4 Faces of Scandinavia
A way of life, a way of traveling
Scandinavia consists of Denmark and the two countries of the Scandinavian Peninsula, Norway and Sweden. However, it’s not rare to consider Finland, Iceland and Faroe Islands part of this region, due to geologic, economic and cultural (language) reasons.
Above all, the Scandinavian countries share a very unique way of being. They have created a lifestyle that makes others look up to them as an example of society, since they usually rank in high positions in all kinds of happiness, development and life quality studies.
There are obvious similarities between Denmark, Finland, Norway and Sweden: Vikings and monarchies are part of their history; they show great esteem for the natural beauty of their territories; they love esplanades and amusement parks and they have a refined taste for design and architecture.
The capital cities of Copenhagen, Stockholm, Oslo and Helsinki hold much of this “Nordic” identity. Discover a different world in every city and come back home with a sense of what is this “Scandinavian state of mind”.
Discover the history in Stockholm
We start in Stockholm, where history lives in Gamala Stan, the Old City. On 3 islands, you will discover a lot about the city, the country and the region. This is where the Vikings founded Stockholm back in 1252. The narrow streets, the buildings in many different shades and colours and the little bridges are a great example of the old Scandinavian architecture. Visit the Stockholm Cathedral, the Royal Palace, one of the largest palaces in the world with over 600 rooms and the stores filled with handcrafted products and souvenirs. You can get the best view over Gamala Stan from the Slussen elevator.
Outside the Old City, the historical beauty can be found in palaces, castles and other buildings, like the Drottningholm palace or the Stadshuset (City Hall), a building known for its 106 meters tower. But we can’t talk about history and Scandinavia without mention the obvious: the Vikings. The Vasamuseet is the place to go. A museum dedicated to the Viking culture, where you can witness the only 17th Century preserved ship in the entire world.
In Oslo, for the nature
The city of Oslo has a special connection with nature. The number of parks and lakes in the city is surprising and you can take a subway all the way to the middle of a forest.
Visit the more than 180 species of plants in the Botanical Garden, swim in the many lakes, from Østensjøvannet to the islands of Gressholmen and Rambergøya, and enjoy a quiet afternoon in beautiful parks, like the ones located in St. Hanshaugen or Lillomarka. The Vigeland Sculpture Park makes the perfect connection between art and nature, with more than 200 sculptures from the artist Gustav Vigeland.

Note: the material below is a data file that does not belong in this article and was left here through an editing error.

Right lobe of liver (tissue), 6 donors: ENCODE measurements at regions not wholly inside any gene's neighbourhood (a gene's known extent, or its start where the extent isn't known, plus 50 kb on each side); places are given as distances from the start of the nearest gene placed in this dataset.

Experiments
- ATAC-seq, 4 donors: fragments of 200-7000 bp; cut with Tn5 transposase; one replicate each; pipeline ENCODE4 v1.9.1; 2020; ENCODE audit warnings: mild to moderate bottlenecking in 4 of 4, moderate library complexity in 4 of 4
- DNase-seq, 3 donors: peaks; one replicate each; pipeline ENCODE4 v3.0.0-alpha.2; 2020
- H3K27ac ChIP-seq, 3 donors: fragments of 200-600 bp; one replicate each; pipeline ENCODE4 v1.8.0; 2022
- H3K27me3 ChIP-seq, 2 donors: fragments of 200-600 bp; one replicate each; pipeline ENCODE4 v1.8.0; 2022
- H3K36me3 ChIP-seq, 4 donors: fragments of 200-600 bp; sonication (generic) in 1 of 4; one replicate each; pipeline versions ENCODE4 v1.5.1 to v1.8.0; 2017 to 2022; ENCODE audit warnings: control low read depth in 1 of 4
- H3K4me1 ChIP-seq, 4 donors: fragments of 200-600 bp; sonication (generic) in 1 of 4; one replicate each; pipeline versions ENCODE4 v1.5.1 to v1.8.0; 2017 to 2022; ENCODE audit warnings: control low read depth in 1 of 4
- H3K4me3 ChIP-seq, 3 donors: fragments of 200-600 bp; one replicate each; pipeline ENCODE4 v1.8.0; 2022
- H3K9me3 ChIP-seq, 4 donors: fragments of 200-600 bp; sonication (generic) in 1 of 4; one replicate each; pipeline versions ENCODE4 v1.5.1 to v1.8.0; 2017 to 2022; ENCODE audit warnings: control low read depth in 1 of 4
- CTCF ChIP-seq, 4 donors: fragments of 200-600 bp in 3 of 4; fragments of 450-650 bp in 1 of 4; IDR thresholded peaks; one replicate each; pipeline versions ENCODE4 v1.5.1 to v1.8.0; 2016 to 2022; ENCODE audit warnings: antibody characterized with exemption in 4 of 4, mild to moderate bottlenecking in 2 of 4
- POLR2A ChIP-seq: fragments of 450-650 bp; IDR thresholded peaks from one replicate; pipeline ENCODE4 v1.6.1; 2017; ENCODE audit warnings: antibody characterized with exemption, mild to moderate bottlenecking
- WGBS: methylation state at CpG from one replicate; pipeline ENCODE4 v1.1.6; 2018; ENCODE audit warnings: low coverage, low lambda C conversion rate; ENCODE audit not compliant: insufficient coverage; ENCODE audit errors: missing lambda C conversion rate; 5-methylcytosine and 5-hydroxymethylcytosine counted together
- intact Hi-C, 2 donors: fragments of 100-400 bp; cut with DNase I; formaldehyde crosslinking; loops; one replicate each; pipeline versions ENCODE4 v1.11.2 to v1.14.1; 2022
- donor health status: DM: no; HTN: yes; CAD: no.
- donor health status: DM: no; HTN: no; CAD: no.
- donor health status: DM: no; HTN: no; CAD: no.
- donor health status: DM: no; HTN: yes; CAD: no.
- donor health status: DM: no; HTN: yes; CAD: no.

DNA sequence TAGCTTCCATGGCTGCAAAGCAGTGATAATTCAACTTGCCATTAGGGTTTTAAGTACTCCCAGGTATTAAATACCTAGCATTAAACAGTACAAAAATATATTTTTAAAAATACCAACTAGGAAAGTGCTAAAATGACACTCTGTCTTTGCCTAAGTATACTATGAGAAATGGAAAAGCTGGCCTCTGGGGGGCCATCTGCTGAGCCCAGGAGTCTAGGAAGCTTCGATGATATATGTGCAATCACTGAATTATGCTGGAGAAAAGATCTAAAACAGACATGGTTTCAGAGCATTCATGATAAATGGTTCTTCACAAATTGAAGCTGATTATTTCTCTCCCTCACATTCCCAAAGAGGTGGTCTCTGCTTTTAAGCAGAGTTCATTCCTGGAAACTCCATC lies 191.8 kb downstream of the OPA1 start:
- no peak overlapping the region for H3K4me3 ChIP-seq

In Oslo, you can also visit the Holmenkollen National Ski Arena, where sports meet nature to provide you a fantastic view over the city.
In Copenhagen, for the fun
A city that inspired the writings of Hans Christian Andersen must be the perfect place to visit with children.
The statue of the Little Mermaid, one of the city’s symbols, takes us to a fantasy world that can also be found while walking the magical trails of the Tivoli Gardens. This is an amusement park where everything, from the buildings to the gardens, looks like a fairy tale land. Just north of Copenhagen you will find the world’s oldest amusement park, Bakken. With 431 years of experience in making people have a good time, the park is a fantastic site located in the middle of the Jægersborg Dyrehave forest. Other places like the Open Air Museum, the city inside the Experimentarium or the Den Blå Planet (National Aquarium) will teach adults and children that learning is also a very fun activity.
If your idea of fun must include a good meal, some drinks and great jazz music, go straight to the neighbourhood of Nyhavn.
An architecture walk in Helsinki
Scandinavia is a dream destiny for architecture and design aficionados and Helsinki is one of the best places, if not the best, to do an architecture walk. Get a map at the tourist information centre in the city and start discovering.
The Nordic minimalism is everywhere, but the city is like a giant junction of many different styles and influences. Around the Senate Square, you will find great examples of Neoclassical architecture and the Byzantine-Russian architectural tradition is represented by Alexander M. Gornostajev’s Uspenski Cathedral. The city centre features buildings like Gustaf Nyström’s House of the Estates or the Neo-Renaissance work of Theodor Höijer that can be admired in the Ateneum Art Museum.
It’s also possible to find influences of styles such as Art Nouveau, Functionalism or Modernism, the style that made the Finish architect Alvar Aalto world famous. The Museum of Contemporary Art Kiasma is a fantastic example of contemporary architecture, designed by the American architect Steven Holl. And this is just a small resume!